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For some people, Ford tractors have always been a way of life. Mold based engineer Gareth Jones is one such person with Ford tractors having played a significant part in a varied career.
After completing the agricultural engineering technicians course at Reasheath College, Gareth secured a job as a mechanic with his local Ford and New Holland dealer, Ruthin Machinery Sales Co. Ltd. It was the time of the 7A series of Q-
It was also the era where it was common to have a long list on the sales office wall, which detailed the customers that were waiting for new tractors. These buoyant times meant every one was always busy and trade was excellent.
Gareth attended several training courses at Boreham House (Ford) and Aylsbury (New Holland) which were initially on service, then on to sales and, latterly, the fascinating world of parts merchandising.
Former Ford technician Gareth Jones is now a vehicle air conditioning engineer
“When on courses at Boreham House, most wanted to stay in house rather than in the local hotels,” Gareth explained. “This was so that you could go downstairs to the bar in the evening to see George with his ever increasing collection of dealer stickers decorating his bar.”
As well as working on tractors, of which the four-
After a number of years in the workshop, Gareth joined the sales team. His biggest deal was selling Lord Newborough not one, but eight new tractors in one go, persuading him against buying Case IH (rather ironic now that it is CNH).
John Baggerley, who was the area tractor demonstrator, helped deliver some of the tractors with is Ford Transcontinental, which Gareth thinks is still an impressive truck today .
Gareth Jones hands over the keys to eight new tractors, bought by Lord Newborough , in February 1985.
“I can still remember John walking into the sales office with an aerosol labelled bull**** repellent” joked Gareth.
With the introduction of computers and the merging of the agricultural and construction parts departments, Gareth was offered the position of managing the company's parts operation.
In 1989 he won the Ford UK top parts manager award (the Topper club) and was presented with a trophy by Mike Richards, Ford’s tractor parts manager at the time. The award also enable him to visit the then Ford New Holland world headquarters and factory in Pennsylvania USA.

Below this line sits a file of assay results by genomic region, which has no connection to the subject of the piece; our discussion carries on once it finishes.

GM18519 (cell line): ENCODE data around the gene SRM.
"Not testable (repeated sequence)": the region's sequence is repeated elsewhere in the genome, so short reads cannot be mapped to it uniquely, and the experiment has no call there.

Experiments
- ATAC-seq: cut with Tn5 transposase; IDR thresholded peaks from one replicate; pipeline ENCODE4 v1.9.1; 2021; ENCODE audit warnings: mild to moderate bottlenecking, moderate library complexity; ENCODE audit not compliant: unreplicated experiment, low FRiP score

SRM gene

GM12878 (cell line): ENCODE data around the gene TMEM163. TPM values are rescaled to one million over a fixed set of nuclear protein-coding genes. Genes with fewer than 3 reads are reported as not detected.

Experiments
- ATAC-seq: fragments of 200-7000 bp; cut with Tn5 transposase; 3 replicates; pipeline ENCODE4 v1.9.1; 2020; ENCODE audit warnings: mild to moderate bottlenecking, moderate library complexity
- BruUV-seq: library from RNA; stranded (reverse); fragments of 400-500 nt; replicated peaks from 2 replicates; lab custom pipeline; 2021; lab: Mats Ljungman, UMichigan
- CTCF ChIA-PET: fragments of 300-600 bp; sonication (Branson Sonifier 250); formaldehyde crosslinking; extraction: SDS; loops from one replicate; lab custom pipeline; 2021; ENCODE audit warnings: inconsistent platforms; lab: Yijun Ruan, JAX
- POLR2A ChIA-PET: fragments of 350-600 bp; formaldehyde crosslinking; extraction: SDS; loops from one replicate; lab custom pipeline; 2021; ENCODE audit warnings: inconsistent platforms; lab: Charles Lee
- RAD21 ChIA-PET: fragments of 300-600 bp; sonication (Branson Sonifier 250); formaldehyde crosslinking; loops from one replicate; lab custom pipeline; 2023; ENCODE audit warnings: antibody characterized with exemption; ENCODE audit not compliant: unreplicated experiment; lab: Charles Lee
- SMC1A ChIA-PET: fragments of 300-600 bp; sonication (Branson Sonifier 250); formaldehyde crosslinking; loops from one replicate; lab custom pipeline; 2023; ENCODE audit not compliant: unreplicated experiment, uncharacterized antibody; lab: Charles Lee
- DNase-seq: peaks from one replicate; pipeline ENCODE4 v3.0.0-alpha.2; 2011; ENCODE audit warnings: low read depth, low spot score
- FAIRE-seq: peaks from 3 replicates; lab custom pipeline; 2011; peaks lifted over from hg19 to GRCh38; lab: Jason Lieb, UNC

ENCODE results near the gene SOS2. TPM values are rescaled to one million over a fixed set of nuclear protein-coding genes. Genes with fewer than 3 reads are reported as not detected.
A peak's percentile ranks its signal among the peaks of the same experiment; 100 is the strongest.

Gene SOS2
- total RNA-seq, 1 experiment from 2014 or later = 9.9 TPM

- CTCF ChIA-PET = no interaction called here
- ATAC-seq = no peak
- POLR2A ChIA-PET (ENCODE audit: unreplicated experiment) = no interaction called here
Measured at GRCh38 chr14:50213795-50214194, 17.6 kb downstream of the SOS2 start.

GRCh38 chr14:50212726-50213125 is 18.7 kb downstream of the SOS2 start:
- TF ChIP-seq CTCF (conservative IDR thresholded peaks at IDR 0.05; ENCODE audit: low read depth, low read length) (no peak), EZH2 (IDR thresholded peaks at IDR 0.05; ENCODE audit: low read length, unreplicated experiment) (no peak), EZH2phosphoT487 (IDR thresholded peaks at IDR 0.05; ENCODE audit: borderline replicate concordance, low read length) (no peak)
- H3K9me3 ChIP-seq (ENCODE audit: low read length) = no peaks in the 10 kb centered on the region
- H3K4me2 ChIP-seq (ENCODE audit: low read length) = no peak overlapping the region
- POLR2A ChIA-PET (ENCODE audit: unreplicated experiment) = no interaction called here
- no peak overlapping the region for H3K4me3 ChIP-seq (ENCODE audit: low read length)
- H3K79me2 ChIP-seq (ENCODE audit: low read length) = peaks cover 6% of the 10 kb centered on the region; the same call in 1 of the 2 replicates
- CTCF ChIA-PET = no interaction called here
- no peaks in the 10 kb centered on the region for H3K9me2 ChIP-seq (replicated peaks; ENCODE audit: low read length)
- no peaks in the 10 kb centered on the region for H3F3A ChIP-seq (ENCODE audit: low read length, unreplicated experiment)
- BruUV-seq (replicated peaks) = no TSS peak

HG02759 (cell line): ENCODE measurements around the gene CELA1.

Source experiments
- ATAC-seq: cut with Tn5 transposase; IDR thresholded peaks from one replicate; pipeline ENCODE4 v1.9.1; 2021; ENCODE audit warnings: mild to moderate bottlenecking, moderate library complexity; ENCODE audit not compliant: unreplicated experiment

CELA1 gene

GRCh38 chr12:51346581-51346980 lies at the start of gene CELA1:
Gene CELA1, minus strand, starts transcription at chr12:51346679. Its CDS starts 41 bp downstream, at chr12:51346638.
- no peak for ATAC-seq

Three years later with the support of is wife Denise and 2 children Claire and Daniel, Gareth decided it was now or never to setup on his own.
“Work was initially servicing and repairing agricultural equipment, as well as selling parts. Gareth explained. “As farm incomes started falling, mainly due to BSE and and Foot and Mouth, we decided it was probably time to specialised, deciding on vehicle air conditioning.
To retain credibility , Gareth undertook several courses including City and Guilds,CITB, and Quarry Safety Passport.
Denise and Gareth initially thought that the air conditioning side of the business would run alongside the agricultural work, but it has virtually replaced it.
A wide variety of vehicles ranging from small cars, prestige cars, to tractors excavators and trucks are Gareth's bread and butter work.
After working in an office with the NHS for 19 years Denise took early retirement and now works alongside Gareth.
Although he does not have any tractors of his own, Gareth has an extensive collection of Ford and New Holland literature, which is always growing as Denise is constantly reminding him! “I still enjoy going to air conditioning jobs on Ford and New Holland equipment,” Gareth told me. “It must be the Ford tractor blue in the blood.”
For details on Gareth’s business visit www gjairconditioning.co.uk
Gareth (left) being presented with the Top UK Ford Parts Manager’s Award from Mike Richards, Ford’s UK Parts Manager in 1989.
Gareth works on a variety of vehicles, but still has strong feelings for blue tractors.
Gareth and Kali, an Indian student , at Reasheath College, calibrating a fuel pump.
Article reproduced from “Ford and Fordson Tractors” magazine, Howard Sherren, October/November 2013.
Blue in the Blood
Gareth Jones, an engineer from North Wales, has had a very good career
around Ford tractors, as Howard Sherren hears